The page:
184g (11/2 cups) King Arthur Unbleached All-Purpose flour
170g Water (3/4 cup)
A pinch of instant yeast
298g King Arthur Unbleached All-Purpose flour
1 tsp instant yeast
1 1/2 to 2 tsp tsp salt
All of the Poolish
170g water (3/4 cup)
First make the poolish 12-16 hours before making the dough. Combine the ingredients of the poolish and let it rise at room temperature, covered for 12-16 hours. It should rise slightly on top and look aerated and bubbly. Instead of King Arthur flour, this time I used ‘dr gram’ Unbleached Organic Bread-Making Wheat Flour.
The next day, after 12-16 hours, from the dough list, mix the flour, yeast and salt in a bowl. Add in all of the poolish. Mix and knead everything together—by hand, mixer or bread machine set on the dough cycle—till you’ve made a soft, somewhat smooth dough; it should be cohesive, but the surface may still be a bit rough. Knead for about 5 minutes on speed 2 of a stand mixer if you use one. The dough should be sticky, but should come off the sides of the bowl. If needed, you may have to add very small amounts of water or dough to accomplish this. I had to add about 2 Tbs more of flour.
Transfer the dough into a lightly oiled bowl, cover and let the dough rise for 2 hours. During this time fold the dough a few times to strengthen the gluten.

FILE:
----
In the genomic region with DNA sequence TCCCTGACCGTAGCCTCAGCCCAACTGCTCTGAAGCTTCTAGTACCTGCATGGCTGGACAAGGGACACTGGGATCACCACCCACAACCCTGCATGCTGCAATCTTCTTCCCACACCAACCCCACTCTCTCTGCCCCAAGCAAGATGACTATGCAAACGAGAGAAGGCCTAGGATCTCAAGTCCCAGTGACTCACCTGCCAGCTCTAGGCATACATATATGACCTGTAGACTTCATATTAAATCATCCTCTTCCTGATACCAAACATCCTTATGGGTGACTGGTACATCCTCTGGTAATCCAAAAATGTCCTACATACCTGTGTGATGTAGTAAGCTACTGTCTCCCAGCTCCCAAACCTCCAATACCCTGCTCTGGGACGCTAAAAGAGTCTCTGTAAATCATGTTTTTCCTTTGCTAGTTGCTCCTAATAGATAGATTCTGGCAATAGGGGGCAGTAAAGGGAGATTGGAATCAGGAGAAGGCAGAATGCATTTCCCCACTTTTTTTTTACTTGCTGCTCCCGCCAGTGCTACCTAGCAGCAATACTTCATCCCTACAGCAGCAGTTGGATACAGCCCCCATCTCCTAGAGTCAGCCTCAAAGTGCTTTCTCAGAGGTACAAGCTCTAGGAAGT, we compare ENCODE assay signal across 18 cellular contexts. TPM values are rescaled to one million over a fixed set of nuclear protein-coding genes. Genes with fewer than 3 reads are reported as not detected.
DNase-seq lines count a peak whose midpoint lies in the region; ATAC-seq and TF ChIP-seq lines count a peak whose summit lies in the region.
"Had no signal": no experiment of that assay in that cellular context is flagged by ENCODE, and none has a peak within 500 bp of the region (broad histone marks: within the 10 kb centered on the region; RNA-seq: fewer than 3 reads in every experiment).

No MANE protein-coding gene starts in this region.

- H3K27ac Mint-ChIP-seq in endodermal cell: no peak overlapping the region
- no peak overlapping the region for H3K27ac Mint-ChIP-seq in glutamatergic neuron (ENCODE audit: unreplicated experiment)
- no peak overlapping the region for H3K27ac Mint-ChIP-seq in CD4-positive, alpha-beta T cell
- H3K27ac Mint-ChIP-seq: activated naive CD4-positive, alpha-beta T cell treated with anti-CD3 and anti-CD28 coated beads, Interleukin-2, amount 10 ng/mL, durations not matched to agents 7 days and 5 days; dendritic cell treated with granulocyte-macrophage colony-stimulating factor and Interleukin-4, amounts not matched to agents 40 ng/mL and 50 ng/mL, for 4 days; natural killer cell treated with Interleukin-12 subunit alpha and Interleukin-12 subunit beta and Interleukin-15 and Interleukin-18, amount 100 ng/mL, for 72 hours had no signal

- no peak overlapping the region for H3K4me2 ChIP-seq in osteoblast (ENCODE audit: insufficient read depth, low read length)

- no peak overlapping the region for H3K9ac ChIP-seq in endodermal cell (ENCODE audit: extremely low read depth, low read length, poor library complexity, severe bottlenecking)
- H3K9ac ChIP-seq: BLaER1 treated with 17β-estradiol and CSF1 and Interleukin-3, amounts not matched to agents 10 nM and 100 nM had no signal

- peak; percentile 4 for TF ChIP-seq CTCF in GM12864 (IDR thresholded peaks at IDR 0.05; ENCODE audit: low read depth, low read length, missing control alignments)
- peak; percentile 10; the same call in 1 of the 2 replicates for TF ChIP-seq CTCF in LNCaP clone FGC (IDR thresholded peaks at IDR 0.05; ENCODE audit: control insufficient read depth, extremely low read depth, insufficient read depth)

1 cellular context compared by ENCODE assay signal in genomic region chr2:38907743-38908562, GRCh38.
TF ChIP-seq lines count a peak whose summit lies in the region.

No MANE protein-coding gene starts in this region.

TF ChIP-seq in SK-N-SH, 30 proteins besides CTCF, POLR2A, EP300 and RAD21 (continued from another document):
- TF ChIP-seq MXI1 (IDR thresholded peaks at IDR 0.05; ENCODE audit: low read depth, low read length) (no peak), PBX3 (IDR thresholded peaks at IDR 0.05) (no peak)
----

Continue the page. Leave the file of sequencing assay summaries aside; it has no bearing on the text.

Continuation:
Divide the dough into three pieces and gently form the pieces into rough logs. I weigh the pieces to get even sized loaves. Rest these for 20 minutes, and then shape them into baguettes. Proof the baguettes, covered, on the baguette pan until they are puffy taking 30-45 minutes. It’s suggested that the baguettes be shaped to about 16 inches long, but I make mine shorter to fit my bread bin.
Pre-heat the oven with your baking stone if you have one to 230˚C and place a shallow metal tray in the oven for streaming. Before placing the loaves into the oven, slash the tops of the loaves several times about 1 cm deep. Spritz the loaves with water and place them in the oven.
Bake baguettes at 230°C for 20-30 minutes, until the crusts are brown and golden.
If the baguettes are shaped properly (meaning there is enough surface tension to hold the shape) you don’t need a pan. In fact, the pan alone will never be a good substitute for a hot stone. The best crust and crumb come from baking on a hot stone with steam, just like with any artisan breads.
The primary difference between making bread with a starter and making bread with the direct or straight yeast method is that breads made with starters, require much more time to prepare, but the flavour and texture of the bread is almost impossible to achieve with other leavening methods. Bread made with starters like poolish and biga also tends to keep better, compared to bread made from straight doughs. Pre-ferments are important for best tasting bread – You can call it a starter, biga, poolish, preferment, or sponge – they all do sort of the same job and only really differ by water content.